The Dawson Academy: Now Offering a Curriculum Exclusively For Technicians
Posted Apr 28, 2011 in Labs & Profiles
The Dawson Academy has welcomed both dentists and technicians in its courses since its inception in 1979, but its recent merger with Lee Culp's Institute of Oral Art and Design has allowed it to expand its curriculum designed exclusively for technicians. Culp, CDT, the Academy's new director of innovation and technology, and Joan Forrest, president & CEO, talk about what the changes mean for its technician-participants.
LMT: What types of technician courses does the Academy now offer and how much experience does a participant need to have?
Forrest: For years, we've offered one technician-focused course but we now offer a total of four. For the most part, a technician can jump in anywhere but we recommend starting with Occlusion and Function for Lab Technicians because it's the foundation on which all of the other courses are built. All of our faculty are practicing technicians or clinicians, which is important because they're out in the real world, practicing dental technology and dentistry every day. The things we're teaching are realistic; our philosophy is to teach what we do and do what we teach.
Culp: As far as experience, I took Dawson courses 22 years ago when I knew basically nothing. I was sitting in a room with 300 dentists but I understood what Pete [Dr. Peter Dawson, founder] was saying; he made it so understandable. So it's more of a desire to want to learn the philosophy and do the best work possible; the skills can be acquired.
LMT: In keeping with Dawson's long-held commitment to the teamwork approach, you also continue to offer courses in which technicians and dentists work in tandem. What is Dawson's overall philosophy about the dentist-technician relationship?
Forrest: A very important piece of our philosophy is that dentists and technicians are partners; we view the technician as a member of the specialist team. Pete learned this early on in his career because his father owned a laboratory and that was his introduction to dentistry. He started out as a lab apprentice then went to dental school. Pete saw firsthand that when technicians and dentists work together from the very beginning of a case, they have the best outcome and the most patient satisfaction.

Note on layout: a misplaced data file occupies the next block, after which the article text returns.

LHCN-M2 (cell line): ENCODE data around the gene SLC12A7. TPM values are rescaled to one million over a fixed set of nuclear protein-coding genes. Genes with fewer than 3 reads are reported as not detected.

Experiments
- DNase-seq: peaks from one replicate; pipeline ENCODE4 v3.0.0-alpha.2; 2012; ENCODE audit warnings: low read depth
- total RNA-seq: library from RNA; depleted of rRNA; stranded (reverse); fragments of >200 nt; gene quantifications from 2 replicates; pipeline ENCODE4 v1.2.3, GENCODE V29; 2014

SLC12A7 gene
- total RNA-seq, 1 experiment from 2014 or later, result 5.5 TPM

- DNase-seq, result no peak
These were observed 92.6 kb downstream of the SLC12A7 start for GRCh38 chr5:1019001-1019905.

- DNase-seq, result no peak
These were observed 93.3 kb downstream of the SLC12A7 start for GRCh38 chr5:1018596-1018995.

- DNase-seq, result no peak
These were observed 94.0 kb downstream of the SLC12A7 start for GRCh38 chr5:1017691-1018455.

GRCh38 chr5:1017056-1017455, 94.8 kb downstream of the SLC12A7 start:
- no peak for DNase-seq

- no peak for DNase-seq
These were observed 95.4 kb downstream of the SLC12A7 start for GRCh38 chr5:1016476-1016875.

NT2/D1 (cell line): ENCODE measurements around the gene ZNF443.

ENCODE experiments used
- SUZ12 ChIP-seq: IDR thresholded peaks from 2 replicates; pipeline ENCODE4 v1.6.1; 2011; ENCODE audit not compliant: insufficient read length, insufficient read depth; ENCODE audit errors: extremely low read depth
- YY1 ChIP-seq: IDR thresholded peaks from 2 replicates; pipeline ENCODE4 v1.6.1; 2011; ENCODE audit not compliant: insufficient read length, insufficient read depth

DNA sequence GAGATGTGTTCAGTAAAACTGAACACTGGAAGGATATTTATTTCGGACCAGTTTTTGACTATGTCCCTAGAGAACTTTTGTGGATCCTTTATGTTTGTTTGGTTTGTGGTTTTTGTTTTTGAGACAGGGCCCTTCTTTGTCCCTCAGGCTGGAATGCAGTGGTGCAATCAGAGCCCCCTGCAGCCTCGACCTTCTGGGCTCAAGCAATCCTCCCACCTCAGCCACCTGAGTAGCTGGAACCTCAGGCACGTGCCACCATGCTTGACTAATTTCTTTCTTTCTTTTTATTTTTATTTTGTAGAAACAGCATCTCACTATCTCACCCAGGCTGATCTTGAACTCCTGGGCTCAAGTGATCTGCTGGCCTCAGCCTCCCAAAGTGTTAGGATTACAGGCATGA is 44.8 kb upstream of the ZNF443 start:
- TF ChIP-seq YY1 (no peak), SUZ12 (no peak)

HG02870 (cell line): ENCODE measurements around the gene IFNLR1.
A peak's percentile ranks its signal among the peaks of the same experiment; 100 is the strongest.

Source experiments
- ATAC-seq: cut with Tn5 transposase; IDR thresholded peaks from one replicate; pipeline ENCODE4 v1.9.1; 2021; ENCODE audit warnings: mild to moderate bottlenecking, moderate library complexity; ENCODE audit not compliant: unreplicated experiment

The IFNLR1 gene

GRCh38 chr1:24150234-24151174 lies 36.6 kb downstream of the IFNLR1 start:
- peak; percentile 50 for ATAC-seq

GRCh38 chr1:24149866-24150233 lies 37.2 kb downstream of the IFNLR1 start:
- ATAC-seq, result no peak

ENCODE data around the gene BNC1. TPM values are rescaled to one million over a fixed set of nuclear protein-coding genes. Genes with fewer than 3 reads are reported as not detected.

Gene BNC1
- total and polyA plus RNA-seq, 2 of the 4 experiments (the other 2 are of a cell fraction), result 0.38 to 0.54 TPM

LMT: These joint courses also sound like an ideal way for technicians to network with dentists who share a similar philosophy.
Culp: Absolutely. The biggest request I get from our doctors is "Lee, that's very nice work. Where can I find a technician who can do that?" We find that a lot of the Dawson-trained doctors want to work with Dawson-trained laboratories, and vice versa, because it allows them to communicate with one another. Here, you have the opportunity to be trained simultaneously, so you're learning a language that you can both understand and a philosophy you both can appreciate.
Culp: Twenty years ago someone told me, "If you want to do good work, first you have to learn what good work is," and this has been one of the most powerful messages I've heard in my career. Now I'm passing along that message to other technicians who are seeking to get to the next level. Right now, we're only seeing a 9:1 ratio of dentists to technicians and we'd love to see that ratio at 1:1.
The Dawson Academy's new curriculum includes the following courses:
Elements of Design-Natural Anterior
Elements of Design-Natural Posterior
Elements of Design-Smile Design
Occlusion and Function for Lab Technicians
For technicians and dentists:
Achieving Predictable Esthetics Results
Advanced Problem Solving
Functional Occlusion-From TMJ to Smile Design
Technician courses are primarily held in Sarasota, Florida and, in 2009, will also be offered in Chesapeake, Virginia and in the United Kingdom. Courses for technicians and dentists are held in St. Petersburg, Florida and Chesapeake, Virginia. For more information, see The Dawson Academy listing in the LMT Calendar, call 800-952-2178 or visit www.thedawsonacademy.com.
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